Since his death, I haven’t been able to watch any of his highlight videos, the ones with the dunks and the buzzer-beaters and the jersey-gnawing growls. In every frame, he is so vibrant, so alive, the unfairness of his ultimate final score is still too painful to bear.

After some of those games, we would walk together through the Staples Center tunnel to his car, a short trip filled with his long diatribes about needing to be stronger, to be better, as if his more recent moment of stardom was never enough. Those were perhaps my favorite moments as a sports journalist. To never be able to relive those conversations in any setting is still staggering.

Shortly after the tragedy, an artist gave me a beautiful framed portrait of Kobe and me together, but it still sits in a corner. I became a Times columnist during the same summer Kobe began playing for the Lakers. We sort of grew up in our professions together, and it just doesn’t seem right that one person in that photo is no longer here.

Kobe wasn’t supposed to go before me. In the turbulent year that followed his passing, I have made every effort to move away from the memories of someone who I still cannot believe is gone.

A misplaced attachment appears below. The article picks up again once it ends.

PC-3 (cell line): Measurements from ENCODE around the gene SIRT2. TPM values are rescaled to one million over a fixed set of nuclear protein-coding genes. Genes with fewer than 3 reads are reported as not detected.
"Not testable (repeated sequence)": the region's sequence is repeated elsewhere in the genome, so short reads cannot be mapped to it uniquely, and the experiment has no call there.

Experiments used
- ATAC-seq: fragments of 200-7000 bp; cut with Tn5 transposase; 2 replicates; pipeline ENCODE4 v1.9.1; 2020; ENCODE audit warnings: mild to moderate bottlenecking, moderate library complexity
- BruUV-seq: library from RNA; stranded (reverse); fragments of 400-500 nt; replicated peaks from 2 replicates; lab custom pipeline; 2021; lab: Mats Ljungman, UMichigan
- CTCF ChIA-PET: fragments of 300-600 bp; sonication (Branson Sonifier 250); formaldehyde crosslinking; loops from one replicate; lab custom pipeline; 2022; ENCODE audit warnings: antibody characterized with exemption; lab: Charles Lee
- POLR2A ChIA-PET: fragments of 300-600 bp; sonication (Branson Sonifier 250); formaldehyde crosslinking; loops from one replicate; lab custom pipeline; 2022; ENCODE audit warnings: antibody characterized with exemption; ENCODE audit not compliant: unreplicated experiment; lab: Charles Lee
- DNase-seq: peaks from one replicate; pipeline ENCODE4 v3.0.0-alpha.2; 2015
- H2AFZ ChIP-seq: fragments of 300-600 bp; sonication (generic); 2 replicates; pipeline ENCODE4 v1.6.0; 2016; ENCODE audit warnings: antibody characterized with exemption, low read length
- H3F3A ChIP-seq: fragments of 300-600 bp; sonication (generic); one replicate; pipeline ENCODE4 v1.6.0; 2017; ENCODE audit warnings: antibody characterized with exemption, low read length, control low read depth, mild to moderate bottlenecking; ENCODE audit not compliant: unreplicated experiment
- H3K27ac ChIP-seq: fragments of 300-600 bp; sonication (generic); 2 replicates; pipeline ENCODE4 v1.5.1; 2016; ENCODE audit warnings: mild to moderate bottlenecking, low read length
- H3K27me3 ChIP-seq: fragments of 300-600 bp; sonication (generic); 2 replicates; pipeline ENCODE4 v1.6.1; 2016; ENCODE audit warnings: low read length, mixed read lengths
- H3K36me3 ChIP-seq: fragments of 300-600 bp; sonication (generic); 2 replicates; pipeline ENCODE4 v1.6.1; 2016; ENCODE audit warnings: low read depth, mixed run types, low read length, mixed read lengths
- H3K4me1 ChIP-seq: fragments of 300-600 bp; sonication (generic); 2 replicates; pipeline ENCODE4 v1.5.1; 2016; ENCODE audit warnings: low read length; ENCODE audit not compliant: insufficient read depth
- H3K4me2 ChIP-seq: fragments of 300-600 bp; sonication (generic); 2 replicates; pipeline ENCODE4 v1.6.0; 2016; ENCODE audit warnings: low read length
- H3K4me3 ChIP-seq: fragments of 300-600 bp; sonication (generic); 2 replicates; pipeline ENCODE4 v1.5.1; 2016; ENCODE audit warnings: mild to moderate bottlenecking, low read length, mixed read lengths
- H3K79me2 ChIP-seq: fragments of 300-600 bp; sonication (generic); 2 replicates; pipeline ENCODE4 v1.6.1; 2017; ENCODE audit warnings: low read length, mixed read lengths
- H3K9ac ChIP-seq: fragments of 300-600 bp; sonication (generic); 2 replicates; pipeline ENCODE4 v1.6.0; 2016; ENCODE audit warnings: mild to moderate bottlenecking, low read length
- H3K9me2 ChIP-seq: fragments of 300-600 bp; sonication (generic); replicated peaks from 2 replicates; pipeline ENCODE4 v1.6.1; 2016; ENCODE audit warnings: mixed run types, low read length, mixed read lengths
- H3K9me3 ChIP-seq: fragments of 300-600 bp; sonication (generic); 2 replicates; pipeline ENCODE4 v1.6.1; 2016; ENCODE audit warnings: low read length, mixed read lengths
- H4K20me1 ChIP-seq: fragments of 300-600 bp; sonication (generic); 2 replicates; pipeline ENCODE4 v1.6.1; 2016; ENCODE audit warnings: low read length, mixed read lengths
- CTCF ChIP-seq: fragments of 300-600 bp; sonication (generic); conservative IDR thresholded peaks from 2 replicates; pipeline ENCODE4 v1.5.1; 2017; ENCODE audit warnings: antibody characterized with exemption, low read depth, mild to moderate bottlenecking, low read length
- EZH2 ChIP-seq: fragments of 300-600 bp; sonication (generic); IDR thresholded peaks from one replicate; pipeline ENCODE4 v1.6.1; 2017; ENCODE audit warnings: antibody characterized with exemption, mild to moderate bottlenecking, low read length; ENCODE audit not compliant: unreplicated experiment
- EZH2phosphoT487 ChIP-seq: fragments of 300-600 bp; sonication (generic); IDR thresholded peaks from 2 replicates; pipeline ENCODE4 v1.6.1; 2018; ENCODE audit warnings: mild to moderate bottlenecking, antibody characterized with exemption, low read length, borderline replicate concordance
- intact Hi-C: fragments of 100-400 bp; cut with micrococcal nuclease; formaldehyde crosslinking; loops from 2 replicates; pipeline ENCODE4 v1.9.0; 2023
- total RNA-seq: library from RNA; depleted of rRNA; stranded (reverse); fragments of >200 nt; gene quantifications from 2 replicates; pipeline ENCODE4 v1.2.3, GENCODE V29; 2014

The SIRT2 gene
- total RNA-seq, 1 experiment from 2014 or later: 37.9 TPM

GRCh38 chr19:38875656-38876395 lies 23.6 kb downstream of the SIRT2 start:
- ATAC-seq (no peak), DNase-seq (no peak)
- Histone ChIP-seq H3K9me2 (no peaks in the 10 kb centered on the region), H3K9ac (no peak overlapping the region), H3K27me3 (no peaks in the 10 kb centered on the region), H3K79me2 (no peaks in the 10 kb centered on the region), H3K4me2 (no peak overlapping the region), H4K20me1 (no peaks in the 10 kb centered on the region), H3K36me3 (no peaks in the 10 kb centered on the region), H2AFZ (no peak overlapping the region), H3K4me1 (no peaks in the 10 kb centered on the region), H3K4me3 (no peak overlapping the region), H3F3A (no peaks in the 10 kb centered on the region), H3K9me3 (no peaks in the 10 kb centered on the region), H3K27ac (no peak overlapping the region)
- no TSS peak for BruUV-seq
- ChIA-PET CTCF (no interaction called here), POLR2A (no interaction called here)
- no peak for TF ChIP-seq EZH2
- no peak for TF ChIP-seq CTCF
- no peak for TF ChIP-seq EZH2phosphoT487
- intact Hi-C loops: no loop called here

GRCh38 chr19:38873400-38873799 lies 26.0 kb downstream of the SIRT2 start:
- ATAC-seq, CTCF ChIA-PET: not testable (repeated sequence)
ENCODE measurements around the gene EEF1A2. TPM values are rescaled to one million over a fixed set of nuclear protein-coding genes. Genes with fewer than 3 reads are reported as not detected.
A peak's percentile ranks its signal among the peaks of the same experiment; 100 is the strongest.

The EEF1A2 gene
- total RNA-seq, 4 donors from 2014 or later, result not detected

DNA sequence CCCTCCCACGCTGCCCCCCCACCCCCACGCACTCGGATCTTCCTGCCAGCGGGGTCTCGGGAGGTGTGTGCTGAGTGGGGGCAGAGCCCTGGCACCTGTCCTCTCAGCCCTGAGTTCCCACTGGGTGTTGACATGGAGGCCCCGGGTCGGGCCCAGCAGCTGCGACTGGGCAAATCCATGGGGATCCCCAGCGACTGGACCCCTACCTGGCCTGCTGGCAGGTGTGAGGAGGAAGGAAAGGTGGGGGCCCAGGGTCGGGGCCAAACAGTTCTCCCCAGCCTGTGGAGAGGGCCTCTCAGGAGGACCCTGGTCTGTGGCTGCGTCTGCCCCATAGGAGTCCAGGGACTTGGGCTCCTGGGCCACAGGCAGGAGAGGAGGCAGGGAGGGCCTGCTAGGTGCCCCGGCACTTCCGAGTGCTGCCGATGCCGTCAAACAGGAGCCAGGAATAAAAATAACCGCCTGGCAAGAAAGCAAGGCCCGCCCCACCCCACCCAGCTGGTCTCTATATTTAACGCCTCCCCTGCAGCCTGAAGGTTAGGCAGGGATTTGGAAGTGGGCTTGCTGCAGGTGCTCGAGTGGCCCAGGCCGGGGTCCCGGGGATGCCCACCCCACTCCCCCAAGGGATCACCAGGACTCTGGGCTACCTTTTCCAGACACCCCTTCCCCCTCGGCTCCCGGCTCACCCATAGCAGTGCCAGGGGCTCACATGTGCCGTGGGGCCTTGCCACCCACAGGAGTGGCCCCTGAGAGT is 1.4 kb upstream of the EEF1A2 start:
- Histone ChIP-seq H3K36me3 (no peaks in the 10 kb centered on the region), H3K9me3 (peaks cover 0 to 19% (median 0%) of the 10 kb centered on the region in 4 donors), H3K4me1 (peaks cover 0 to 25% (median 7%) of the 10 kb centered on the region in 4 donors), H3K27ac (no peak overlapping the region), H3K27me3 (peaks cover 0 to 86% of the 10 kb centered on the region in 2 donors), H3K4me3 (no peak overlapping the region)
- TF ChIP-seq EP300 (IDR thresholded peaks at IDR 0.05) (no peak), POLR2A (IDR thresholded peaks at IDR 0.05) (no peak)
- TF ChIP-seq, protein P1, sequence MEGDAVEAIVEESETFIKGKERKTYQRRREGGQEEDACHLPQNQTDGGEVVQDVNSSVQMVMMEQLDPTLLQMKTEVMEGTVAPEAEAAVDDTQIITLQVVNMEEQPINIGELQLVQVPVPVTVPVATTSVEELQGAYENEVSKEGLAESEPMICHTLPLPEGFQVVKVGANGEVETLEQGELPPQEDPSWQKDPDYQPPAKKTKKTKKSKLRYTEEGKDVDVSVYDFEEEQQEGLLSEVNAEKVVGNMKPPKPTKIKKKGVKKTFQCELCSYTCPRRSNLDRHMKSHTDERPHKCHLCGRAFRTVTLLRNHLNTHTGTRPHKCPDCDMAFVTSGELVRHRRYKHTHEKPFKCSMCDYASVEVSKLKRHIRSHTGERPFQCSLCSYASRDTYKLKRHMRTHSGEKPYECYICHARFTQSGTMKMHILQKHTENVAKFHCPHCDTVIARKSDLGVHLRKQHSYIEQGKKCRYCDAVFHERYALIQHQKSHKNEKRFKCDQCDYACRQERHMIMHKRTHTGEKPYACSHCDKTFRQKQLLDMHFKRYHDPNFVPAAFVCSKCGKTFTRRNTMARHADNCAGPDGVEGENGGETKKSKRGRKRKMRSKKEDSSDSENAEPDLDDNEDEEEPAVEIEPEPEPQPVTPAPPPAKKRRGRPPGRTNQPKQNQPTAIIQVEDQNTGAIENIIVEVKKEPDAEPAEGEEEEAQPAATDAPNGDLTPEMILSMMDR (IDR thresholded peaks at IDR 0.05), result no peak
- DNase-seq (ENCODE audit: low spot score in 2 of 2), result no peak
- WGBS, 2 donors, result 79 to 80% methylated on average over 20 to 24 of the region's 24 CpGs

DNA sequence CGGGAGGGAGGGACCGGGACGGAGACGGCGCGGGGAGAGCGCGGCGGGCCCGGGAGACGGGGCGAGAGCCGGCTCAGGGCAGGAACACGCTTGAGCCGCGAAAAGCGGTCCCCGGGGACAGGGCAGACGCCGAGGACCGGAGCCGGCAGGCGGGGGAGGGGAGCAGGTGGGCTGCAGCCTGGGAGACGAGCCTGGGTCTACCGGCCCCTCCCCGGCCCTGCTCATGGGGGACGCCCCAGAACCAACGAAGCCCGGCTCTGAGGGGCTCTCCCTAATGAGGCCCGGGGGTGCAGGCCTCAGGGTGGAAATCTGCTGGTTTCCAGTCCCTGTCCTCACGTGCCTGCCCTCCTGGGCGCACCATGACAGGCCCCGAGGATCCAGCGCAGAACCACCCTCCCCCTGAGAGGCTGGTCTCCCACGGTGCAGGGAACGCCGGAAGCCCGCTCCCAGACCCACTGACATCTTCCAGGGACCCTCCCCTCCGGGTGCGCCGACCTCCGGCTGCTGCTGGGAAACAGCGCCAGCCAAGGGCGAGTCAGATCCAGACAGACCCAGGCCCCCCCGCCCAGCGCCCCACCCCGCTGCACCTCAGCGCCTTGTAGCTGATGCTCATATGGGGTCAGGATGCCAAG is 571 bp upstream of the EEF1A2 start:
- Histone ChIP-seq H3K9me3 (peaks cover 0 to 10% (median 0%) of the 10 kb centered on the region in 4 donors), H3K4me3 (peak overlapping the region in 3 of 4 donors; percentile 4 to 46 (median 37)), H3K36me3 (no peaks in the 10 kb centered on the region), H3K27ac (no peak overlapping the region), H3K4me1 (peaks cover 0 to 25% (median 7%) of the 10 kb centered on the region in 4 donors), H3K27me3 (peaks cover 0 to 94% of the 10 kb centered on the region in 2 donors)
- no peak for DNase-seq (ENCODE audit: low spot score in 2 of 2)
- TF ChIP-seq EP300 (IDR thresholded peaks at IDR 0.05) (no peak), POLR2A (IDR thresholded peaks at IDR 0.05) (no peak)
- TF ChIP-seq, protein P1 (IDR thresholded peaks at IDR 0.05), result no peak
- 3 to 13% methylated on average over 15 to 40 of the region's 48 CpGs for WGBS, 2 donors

But yet, Kobe Bryant is everywhere.

He was not only in the Lakers’ souls during their NBA championship run — the “Mamba Shot,” the Mamba sideline chants, the Mamba uniforms, the snake in their championship rings — but he was also on the streets after the Lakers’ clinching victory. The celebrating fans chanted not for LeBron James or Anthony Davis, but for a memory.

“Ko-be, Ko-be, Ko-be,” they cried.

He was also in the Dodgers’ World Series championship run, Mookie Betts paying him tribute on both video and in social media before making several “Mamba moment” plays.

You could find him too in the strength of his beloved Sparks, who, on his Aug. 23 birthday, overcame a 10-point fourth-quarter deficit to defeat the Dallas Wings as Candace Parker scored 22 points while wearing his name on her shoes.

“I hope we honor him in action,” Parker said afterward.

And so, a year after the tragedy, we continue to do so, every time we fight through adversity and will ourselves to a victory, no matter how small or trivial our battles might seem. Far from a deity, Kobe was a flawed human being, but his growth beyond his failings and his maturation into a kind and decent man are worth our consideration as we examine our own path.

Kobe concluded our final interview with an unsolicited ode to his adopted hometown. I didn’t ask for it. I was taken aback when I heard it. It was almost as if he knew he would never get a chance to speak to Los Angeles again.

“It’s been crazy, [watching] this city grow and growing with it. I remember when L.A. Live was just a parking lot,” he told. “I feel such an appreciation, I can never pay the city back for what it’s given me.”

A year after his death, his spirit continues to settle that debt.

Kobe Bryant has left us. Mamba never will.